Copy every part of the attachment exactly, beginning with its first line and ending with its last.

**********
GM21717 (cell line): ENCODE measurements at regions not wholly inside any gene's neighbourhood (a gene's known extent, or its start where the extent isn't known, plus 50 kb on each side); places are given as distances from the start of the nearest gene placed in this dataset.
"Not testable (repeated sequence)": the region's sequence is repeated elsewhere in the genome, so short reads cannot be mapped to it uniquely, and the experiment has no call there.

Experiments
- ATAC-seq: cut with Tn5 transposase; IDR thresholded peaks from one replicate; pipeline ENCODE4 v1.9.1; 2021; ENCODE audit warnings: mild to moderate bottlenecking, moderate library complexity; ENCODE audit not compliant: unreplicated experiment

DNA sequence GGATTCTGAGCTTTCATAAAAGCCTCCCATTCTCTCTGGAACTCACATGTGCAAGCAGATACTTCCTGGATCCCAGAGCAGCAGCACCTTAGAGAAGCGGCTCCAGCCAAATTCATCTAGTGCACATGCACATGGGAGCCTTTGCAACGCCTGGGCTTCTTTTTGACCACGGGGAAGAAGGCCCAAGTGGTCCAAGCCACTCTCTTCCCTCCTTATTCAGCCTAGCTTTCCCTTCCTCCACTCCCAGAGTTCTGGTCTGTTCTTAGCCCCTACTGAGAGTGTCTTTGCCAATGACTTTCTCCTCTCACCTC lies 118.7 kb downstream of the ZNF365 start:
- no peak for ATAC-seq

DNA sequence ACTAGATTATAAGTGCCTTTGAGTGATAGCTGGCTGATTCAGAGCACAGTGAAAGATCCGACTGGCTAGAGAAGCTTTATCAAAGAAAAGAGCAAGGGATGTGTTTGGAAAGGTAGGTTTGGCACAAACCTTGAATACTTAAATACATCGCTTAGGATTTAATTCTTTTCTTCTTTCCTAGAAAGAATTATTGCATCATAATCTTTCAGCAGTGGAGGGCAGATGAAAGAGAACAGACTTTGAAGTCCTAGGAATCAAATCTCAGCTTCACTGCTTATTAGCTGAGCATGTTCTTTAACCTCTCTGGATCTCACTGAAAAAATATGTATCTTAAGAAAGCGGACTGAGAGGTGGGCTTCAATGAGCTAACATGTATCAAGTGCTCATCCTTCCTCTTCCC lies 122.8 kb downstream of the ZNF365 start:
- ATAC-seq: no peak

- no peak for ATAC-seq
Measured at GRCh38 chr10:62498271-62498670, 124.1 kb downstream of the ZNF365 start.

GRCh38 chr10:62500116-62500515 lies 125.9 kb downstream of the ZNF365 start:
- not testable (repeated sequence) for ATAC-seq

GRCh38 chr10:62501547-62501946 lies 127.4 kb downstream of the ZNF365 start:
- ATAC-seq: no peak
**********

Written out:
GM21717 (cell line): ENCODE measurements at regions not wholly inside any gene's neighbourhood (a gene's known extent, or its start where the extent isn't known, plus 50 kb on each side); places are given as distances from the start of the nearest gene placed in this dataset.
"Not testable (repeated sequence)": the region's sequence is repeated elsewhere in the genome, so short reads cannot be mapped to it uniquely, and the experiment has no call there.

Experiments
- ATAC-seq: cut with Tn5 transposase; IDR thresholded peaks from one replicate; pipeline ENCODE4 v1.9.1; 2021; ENCODE audit warnings: mild to moderate bottlenecking, moderate library complexity; ENCODE audit not compliant: unreplicated experiment

DNA sequence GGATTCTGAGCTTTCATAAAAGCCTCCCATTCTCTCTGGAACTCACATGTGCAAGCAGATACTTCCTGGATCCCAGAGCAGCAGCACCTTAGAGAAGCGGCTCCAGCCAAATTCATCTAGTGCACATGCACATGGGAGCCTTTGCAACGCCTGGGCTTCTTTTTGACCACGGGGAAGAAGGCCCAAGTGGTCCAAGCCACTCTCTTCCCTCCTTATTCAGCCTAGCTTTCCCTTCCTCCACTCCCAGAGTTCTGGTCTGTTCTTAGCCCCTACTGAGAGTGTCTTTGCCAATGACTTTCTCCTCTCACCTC lies 118.7 kb downstream of the ZNF365 start:
- no peak for ATAC-seq

DNA sequence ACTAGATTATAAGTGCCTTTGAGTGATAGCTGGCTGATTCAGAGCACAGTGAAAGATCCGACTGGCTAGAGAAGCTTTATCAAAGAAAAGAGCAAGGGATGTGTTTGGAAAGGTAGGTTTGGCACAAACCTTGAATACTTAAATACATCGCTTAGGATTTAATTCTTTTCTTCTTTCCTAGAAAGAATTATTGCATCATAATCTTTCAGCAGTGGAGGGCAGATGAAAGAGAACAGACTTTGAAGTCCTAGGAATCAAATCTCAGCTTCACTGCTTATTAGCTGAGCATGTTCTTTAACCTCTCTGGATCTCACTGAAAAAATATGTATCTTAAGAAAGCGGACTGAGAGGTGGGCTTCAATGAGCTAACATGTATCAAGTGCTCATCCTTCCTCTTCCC lies 122.8 kb downstream of the ZNF365 start:
- ATAC-seq: no peak

- no peak for ATAC-seq
Measured at GRCh38 chr10:62498271-62498670, 124.1 kb downstream of the ZNF365 start.

GRCh38 chr10:62500116-62500515 lies 125.9 kb downstream of the ZNF365 start:
- not testable (repeated sequence) for ATAC-seq

GRCh38 chr10:62501547-62501946 lies 127.4 kb downstream of the ZNF365 start:
- ATAC-seq: no peak